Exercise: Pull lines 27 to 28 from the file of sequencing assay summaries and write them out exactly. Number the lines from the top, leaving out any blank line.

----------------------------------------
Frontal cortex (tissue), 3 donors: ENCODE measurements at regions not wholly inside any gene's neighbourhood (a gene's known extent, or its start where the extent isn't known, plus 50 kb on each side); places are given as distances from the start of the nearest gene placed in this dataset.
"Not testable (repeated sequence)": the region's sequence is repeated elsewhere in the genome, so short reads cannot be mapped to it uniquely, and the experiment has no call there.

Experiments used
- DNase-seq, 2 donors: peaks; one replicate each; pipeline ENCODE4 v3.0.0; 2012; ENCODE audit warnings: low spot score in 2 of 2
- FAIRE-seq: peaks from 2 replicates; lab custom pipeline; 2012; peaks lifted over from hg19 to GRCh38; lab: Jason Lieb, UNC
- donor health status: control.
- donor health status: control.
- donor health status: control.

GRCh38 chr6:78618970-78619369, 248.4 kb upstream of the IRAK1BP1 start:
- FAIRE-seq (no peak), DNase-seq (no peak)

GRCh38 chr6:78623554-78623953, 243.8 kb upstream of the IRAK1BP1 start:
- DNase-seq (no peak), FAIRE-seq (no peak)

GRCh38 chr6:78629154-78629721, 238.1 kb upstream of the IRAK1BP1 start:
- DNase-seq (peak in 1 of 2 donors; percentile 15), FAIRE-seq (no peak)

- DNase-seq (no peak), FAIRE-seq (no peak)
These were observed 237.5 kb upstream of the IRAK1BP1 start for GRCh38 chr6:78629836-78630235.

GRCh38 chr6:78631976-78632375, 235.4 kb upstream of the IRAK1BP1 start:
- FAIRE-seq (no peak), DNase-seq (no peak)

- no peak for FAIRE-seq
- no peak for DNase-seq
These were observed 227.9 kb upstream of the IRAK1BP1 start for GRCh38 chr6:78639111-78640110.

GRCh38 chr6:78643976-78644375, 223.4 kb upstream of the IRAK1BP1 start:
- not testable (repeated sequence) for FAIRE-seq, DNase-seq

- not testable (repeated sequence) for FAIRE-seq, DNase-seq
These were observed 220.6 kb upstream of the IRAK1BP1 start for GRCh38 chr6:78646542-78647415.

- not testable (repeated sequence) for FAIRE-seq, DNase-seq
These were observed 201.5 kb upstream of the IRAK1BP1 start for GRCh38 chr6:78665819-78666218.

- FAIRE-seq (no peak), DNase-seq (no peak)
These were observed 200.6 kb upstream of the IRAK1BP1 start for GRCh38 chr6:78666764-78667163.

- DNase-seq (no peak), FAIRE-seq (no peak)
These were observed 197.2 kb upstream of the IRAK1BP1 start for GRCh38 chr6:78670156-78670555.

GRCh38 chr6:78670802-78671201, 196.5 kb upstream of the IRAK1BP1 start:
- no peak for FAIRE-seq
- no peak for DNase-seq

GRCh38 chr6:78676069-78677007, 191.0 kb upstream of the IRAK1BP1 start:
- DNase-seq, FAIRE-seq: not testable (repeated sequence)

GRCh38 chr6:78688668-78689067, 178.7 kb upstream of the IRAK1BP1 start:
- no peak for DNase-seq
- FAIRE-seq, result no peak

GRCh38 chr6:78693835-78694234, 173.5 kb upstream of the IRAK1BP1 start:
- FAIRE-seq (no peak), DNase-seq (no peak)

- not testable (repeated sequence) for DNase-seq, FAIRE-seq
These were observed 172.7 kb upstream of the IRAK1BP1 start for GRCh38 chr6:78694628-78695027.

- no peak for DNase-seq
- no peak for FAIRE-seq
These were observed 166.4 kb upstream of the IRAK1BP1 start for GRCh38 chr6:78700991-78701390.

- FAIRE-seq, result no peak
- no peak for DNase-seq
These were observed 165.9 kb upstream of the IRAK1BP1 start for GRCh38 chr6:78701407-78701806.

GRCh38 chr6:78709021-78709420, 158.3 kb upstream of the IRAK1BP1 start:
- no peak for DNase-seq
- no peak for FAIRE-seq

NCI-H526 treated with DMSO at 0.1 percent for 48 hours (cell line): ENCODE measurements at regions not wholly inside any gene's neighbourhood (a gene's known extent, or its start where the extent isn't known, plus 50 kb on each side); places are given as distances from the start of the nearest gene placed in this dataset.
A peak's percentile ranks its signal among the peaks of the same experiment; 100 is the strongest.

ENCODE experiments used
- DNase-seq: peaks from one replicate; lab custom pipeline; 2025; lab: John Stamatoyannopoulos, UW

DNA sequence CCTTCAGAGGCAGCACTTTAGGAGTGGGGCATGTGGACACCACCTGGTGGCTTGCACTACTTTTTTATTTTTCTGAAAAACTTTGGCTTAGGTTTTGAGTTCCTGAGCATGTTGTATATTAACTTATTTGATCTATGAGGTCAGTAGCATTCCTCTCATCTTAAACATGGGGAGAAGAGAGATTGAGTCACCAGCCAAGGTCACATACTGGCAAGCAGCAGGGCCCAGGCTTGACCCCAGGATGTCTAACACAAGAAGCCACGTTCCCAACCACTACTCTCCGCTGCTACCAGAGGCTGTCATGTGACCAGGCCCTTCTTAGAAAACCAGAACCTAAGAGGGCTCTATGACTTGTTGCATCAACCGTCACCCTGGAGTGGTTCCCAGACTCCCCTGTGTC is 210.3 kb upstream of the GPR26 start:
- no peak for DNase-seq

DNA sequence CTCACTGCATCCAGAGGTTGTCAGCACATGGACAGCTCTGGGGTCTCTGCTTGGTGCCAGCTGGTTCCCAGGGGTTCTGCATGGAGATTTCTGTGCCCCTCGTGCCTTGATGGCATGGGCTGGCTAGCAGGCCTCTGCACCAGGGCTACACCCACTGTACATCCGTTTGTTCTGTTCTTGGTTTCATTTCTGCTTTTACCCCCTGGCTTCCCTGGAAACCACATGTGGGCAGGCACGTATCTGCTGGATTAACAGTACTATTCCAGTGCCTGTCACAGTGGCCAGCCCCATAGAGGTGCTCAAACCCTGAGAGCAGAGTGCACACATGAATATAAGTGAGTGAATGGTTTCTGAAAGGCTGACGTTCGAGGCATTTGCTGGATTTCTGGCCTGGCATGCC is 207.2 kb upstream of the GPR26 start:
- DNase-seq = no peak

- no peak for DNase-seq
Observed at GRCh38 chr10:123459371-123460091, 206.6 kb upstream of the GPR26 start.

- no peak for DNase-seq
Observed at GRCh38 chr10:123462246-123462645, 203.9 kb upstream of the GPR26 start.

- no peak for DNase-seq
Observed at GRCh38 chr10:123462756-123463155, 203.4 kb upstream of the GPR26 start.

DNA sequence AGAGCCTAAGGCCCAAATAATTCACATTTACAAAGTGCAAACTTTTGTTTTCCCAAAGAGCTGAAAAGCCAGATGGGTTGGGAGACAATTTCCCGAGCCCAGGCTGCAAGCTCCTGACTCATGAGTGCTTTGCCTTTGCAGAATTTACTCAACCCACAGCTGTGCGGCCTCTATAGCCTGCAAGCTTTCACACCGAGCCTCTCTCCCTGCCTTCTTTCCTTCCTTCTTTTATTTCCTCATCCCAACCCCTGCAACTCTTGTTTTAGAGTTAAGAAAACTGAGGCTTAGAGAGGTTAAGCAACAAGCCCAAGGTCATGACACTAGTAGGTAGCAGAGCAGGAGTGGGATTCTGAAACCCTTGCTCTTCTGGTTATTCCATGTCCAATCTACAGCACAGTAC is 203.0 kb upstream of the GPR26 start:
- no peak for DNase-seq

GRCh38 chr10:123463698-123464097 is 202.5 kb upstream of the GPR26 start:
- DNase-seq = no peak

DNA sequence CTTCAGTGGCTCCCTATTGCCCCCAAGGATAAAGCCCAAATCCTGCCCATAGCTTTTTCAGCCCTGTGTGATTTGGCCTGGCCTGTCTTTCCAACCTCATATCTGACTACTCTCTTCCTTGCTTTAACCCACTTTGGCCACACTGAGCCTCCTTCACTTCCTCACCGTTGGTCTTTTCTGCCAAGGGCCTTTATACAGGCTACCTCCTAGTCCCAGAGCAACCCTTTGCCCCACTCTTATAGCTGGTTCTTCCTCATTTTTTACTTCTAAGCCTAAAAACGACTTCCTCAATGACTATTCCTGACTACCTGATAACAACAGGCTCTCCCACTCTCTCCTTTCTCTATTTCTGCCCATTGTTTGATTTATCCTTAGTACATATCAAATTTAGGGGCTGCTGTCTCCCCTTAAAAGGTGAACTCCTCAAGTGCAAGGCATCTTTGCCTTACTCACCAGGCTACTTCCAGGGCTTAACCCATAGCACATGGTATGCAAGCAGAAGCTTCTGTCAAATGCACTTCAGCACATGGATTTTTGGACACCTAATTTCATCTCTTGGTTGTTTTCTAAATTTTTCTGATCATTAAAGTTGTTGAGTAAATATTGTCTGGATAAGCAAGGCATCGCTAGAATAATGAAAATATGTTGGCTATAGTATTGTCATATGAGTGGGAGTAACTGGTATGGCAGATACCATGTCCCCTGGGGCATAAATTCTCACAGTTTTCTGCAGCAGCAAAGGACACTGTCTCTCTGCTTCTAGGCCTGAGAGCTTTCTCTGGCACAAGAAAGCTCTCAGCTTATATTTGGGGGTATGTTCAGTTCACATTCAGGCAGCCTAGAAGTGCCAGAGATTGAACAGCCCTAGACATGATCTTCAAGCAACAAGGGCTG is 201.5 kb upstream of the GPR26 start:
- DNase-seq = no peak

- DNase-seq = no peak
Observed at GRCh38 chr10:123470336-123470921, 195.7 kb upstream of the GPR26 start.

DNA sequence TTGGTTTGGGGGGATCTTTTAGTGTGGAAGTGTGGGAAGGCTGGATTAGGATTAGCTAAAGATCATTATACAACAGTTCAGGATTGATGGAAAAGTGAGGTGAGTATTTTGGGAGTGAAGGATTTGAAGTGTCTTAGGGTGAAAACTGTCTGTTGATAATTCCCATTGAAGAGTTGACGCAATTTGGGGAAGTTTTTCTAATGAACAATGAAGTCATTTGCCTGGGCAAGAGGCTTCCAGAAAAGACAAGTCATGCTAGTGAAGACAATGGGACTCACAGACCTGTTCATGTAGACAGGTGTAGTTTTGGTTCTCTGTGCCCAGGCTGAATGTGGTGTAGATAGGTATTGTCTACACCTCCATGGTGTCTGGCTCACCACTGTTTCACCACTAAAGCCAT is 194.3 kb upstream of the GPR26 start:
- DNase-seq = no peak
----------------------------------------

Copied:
These were observed 201.5 kb upstream of the IRAK1BP1 start for GRCh38 chr6:78665819-78666218.

- FAIRE-seq (no peak), DNase-seq (no peak)